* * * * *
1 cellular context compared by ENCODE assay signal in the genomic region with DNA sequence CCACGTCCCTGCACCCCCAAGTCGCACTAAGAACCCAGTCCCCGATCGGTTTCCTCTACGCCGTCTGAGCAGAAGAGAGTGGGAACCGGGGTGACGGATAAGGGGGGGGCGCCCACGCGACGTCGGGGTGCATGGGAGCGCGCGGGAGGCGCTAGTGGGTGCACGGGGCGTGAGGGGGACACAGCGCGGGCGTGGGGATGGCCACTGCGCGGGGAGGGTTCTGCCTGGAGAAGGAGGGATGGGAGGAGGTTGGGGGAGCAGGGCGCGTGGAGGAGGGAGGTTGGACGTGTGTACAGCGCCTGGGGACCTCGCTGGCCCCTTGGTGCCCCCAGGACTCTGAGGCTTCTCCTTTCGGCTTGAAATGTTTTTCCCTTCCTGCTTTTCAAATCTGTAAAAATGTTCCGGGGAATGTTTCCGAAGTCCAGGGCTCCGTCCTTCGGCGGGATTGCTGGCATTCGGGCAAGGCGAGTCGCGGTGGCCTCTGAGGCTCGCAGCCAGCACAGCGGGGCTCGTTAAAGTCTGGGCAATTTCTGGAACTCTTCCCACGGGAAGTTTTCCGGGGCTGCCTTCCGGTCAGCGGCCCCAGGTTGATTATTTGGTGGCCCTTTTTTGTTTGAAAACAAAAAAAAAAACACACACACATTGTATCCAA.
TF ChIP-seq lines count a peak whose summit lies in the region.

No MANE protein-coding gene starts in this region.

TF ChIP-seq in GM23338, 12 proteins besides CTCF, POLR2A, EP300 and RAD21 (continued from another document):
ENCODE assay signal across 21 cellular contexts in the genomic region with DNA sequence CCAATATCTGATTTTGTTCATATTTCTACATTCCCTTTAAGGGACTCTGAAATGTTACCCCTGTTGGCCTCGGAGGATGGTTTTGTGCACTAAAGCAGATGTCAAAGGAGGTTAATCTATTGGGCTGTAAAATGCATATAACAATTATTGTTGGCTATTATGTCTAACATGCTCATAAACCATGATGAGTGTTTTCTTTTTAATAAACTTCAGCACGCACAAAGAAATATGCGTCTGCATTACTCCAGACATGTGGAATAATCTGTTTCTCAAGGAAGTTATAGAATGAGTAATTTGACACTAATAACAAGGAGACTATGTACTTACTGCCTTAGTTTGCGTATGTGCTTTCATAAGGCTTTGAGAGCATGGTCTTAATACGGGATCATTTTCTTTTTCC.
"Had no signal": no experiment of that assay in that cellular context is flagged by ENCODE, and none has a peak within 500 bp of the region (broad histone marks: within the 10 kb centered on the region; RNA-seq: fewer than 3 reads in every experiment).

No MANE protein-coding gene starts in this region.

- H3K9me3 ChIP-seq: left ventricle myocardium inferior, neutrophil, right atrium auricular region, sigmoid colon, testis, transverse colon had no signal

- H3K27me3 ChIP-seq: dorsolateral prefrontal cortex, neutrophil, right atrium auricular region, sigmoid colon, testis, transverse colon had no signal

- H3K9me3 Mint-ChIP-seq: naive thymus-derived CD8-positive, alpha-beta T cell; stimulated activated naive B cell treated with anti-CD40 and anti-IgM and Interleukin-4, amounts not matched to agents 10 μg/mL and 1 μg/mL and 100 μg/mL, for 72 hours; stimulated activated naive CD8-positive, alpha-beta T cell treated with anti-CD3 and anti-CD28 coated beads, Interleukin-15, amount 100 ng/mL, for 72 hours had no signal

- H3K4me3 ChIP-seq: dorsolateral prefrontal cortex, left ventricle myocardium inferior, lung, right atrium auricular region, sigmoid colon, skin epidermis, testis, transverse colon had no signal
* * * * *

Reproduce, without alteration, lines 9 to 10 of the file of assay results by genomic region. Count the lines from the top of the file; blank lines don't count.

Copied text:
- H3K27me3 ChIP-seq: dorsolateral prefrontal cortex, neutrophil, right atrium auricular region, sigmoid colon, testis, transverse colon had no signal

- H3K9me3 Mint-ChIP-seq: naive thymus-derived CD8-positive, alpha-beta T cell; stimulated activated naive B cell treated with anti-CD40 and anti-IgM and Interleukin-4, amounts not matched to agents 10 μg/mL and 1 μg/mL and 100 μg/mL, for 72 hours; stimulated activated naive CD8-positive, alpha-beta T cell treated with anti-CD3 and anti-CD28 coated beads, Interleukin-15, amount 100 ng/mL, for 72 hours had no signal